First person arrested for fungal meningitis outbreak pleads not guilty
The first person arrested for sending tainted drugs to doctors, causing the 2012 fungal meningitis outbreak, pleaded not guilty today.
Glenn Adam Chin is a Massachusetts pharmacist who supervised so-called “clean rooms” at the New England Compounding Center.
He’s being charged with one count of mail fraud, which carries a maximum penalty of 20 years in prison, according to reports.
Chin’s employer, the New England Compounding Center, was supposed to be tailoring medications for individual patients whose doctors sent in a valid prescription.
Many compounding centers are mom-and-pop shops that do just that, removing ingredients that someone might be allergic to, or changing medications into cream form, etc.
But the NECC was selling and shipping medicines to more than 12,000 customers in all 50 states, according to an affidavit from the Food and Drug Administration's Office of Criminal Investigations.
That included several practices in Michigan.
The New England Compounding Center didn’t properly clean or test its medications, which resulted in a massive national outbreak of fungal meningitis.
“Internal testing revealed the presence of … bacteria and mold … on a weekly basis”
According to the FDA, Chin knew that the medications NECC was sending out weren’t safe, but he told staff to label them as “injectable” anyway.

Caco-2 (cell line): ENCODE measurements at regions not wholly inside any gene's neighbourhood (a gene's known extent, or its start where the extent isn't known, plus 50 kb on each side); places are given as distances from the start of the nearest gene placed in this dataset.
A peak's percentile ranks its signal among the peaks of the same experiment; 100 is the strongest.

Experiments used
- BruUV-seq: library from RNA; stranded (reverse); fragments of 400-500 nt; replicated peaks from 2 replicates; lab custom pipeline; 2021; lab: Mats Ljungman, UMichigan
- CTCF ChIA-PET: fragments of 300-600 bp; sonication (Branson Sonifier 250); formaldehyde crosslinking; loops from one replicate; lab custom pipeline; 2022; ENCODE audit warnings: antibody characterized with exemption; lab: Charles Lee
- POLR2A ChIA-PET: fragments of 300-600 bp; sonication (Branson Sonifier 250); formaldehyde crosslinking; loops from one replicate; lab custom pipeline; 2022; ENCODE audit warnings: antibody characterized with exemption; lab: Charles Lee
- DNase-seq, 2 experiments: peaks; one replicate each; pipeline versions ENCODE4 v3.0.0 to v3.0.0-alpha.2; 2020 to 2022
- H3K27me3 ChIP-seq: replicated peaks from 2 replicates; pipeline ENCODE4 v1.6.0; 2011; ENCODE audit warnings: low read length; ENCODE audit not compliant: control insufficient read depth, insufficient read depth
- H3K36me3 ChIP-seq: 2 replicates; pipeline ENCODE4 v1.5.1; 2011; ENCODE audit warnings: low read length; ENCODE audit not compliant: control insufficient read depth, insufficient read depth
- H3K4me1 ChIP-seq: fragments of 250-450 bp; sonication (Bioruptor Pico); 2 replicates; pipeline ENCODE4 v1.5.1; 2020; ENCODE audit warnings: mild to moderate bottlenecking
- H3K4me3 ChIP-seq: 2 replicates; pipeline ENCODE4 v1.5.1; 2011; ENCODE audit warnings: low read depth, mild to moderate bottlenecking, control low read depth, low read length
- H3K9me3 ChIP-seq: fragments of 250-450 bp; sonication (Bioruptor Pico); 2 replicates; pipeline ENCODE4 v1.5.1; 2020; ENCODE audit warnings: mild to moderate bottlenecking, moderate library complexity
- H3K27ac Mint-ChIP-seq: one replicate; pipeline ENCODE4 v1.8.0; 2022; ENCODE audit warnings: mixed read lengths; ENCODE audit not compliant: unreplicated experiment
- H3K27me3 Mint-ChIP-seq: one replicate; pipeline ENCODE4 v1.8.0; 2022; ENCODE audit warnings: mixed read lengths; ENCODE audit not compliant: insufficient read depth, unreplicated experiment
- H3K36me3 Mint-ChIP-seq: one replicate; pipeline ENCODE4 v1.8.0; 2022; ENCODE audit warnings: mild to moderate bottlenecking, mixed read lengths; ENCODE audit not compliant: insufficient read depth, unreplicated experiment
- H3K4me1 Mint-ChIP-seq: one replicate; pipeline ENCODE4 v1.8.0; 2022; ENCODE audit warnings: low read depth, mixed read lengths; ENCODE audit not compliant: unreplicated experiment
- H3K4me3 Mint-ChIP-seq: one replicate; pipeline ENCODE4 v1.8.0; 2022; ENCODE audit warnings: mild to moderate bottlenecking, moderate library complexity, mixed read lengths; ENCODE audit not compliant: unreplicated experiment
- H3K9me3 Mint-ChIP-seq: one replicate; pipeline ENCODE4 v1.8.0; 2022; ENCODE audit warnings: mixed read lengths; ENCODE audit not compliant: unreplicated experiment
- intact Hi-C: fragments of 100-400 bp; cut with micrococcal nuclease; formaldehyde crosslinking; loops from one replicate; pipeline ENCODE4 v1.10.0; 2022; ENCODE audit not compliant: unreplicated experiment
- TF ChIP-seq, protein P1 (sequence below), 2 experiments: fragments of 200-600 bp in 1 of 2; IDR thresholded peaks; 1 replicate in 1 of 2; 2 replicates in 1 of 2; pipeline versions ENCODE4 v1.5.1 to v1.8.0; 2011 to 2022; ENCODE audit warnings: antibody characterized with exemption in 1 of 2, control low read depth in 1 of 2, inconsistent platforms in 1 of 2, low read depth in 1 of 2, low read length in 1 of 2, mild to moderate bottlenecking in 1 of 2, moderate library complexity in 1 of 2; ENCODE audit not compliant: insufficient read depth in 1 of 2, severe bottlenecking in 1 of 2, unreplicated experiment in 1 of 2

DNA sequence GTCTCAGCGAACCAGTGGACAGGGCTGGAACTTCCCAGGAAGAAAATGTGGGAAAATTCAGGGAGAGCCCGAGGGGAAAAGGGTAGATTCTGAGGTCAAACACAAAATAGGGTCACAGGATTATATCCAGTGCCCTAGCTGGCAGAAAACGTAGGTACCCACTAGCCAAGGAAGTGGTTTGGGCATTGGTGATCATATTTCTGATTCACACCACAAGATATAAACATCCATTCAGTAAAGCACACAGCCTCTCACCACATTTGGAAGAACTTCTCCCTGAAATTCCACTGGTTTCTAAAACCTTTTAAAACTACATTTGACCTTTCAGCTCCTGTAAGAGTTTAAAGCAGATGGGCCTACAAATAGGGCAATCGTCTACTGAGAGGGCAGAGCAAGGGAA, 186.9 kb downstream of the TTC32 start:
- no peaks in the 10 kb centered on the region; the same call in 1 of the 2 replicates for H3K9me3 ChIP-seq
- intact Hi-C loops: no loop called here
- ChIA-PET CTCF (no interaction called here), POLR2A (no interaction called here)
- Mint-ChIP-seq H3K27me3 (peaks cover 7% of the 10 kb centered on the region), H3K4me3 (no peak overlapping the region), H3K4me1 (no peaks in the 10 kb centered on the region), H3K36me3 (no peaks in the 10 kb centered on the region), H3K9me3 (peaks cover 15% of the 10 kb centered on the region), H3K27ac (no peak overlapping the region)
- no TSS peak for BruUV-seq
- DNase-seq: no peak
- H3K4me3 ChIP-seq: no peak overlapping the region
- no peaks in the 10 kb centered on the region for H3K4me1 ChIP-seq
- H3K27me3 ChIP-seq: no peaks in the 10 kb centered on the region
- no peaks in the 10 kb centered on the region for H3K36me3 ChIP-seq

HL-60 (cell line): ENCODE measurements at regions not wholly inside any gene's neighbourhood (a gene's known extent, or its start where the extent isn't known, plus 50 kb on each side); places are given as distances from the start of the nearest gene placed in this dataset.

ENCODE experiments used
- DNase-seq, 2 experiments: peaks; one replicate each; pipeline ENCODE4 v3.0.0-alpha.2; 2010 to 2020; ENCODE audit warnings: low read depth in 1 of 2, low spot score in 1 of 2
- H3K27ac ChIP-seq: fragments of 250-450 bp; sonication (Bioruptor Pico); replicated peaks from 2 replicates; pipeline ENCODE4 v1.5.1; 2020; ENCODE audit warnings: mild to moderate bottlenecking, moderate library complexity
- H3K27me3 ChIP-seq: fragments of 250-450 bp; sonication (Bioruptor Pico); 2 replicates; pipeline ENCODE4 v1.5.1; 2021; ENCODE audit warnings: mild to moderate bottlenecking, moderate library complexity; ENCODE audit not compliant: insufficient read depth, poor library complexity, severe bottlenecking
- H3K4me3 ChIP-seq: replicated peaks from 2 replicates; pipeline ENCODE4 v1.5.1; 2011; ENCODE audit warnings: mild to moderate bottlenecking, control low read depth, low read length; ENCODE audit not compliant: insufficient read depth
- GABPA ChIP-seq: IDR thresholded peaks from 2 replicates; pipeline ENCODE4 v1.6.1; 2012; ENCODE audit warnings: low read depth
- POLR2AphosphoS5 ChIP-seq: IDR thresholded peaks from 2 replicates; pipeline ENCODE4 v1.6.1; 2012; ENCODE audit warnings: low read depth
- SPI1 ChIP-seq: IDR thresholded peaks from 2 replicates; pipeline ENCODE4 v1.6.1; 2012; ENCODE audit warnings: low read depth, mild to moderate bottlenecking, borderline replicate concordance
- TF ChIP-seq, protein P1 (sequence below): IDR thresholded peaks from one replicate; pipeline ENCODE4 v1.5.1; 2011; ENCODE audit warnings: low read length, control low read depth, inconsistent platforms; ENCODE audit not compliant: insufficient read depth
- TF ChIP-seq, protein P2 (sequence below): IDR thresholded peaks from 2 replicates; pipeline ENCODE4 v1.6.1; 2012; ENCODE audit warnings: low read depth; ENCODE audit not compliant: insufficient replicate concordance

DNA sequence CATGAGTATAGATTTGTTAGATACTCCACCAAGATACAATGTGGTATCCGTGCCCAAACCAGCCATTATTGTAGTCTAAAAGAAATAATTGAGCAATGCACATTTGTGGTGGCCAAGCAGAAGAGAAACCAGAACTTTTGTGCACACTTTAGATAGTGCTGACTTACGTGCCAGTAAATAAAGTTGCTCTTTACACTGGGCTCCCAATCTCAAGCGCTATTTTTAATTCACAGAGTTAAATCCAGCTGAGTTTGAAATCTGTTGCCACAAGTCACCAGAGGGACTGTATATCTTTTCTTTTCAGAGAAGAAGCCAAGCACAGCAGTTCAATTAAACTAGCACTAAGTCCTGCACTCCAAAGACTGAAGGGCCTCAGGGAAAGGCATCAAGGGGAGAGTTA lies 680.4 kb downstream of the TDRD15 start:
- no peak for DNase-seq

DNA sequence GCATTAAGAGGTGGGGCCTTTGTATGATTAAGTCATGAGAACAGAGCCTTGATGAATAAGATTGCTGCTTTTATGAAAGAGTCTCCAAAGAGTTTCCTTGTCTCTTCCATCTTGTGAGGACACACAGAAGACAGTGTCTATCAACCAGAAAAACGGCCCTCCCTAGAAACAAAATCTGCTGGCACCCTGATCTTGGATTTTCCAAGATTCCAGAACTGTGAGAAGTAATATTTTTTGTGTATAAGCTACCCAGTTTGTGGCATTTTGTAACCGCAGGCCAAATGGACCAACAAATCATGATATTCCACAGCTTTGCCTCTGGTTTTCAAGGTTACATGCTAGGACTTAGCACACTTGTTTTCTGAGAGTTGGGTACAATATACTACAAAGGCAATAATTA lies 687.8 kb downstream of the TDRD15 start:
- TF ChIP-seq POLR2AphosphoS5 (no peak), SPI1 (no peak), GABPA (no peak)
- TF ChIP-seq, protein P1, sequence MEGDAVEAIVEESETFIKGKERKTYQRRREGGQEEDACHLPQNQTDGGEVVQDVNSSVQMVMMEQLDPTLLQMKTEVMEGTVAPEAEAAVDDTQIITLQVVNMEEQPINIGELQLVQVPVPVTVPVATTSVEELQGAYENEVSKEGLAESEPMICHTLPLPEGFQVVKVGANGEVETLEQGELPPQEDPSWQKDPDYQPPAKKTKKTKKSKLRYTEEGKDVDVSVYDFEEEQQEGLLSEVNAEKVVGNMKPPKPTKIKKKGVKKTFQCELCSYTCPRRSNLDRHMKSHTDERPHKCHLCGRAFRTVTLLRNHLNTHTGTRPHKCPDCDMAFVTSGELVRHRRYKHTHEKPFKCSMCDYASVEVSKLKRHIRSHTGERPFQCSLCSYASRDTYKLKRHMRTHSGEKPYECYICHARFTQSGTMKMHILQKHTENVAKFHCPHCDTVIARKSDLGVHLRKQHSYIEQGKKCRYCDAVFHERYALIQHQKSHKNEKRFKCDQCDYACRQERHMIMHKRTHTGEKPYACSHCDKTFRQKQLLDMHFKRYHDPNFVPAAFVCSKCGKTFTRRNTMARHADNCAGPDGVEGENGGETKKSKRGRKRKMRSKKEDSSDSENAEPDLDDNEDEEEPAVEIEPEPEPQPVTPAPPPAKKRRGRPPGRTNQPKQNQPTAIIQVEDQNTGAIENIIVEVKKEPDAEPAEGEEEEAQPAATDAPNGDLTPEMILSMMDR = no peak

“Chin instructed pharmacy technicians to fraudulently complete cleaning logs at the end of each month, purporting to show the rooms were properly cleaned and maintained when in fact they had not been,” the FDA’s affidavit reads.
“NECC’s own internal environmental testing revealed the repeated presence of microbial isolates – bacteria and mold – within NECC’s clean rooms on a weekly basis in 2012.
The affidavit goes on to allege that Chin directed vials of steroid pain medicines, usually used for back pain, be sent out of the clean room to the Michigan Pain Specialists PLLS in Brighton.
Michigan Pain Specialist physicians injected the drugs into 625 patients over the next two months; 215 of those patients were sickened with fungal meningitis and 15 of them died.
Is this guy the only one who’s going to be arrested?
Chin’s attorney told The Boston Globe today that he’s worried Chin is being used as a scapegoat by the federal government.
The New England Compounding Center is now bankrupt, but its founders and insurers have settled a $100 million lawsuit with victims and survivors around the country.
Still, many families want more than just financial justice.
“I don’t even care about the lawsuit,” Anita Baxter told Michigan Radio in 2012. Her mother, Karina Baxter, died of a stroke related to fungal meningitis.
“These people are murderers. They need to go to jail, not lose their money.”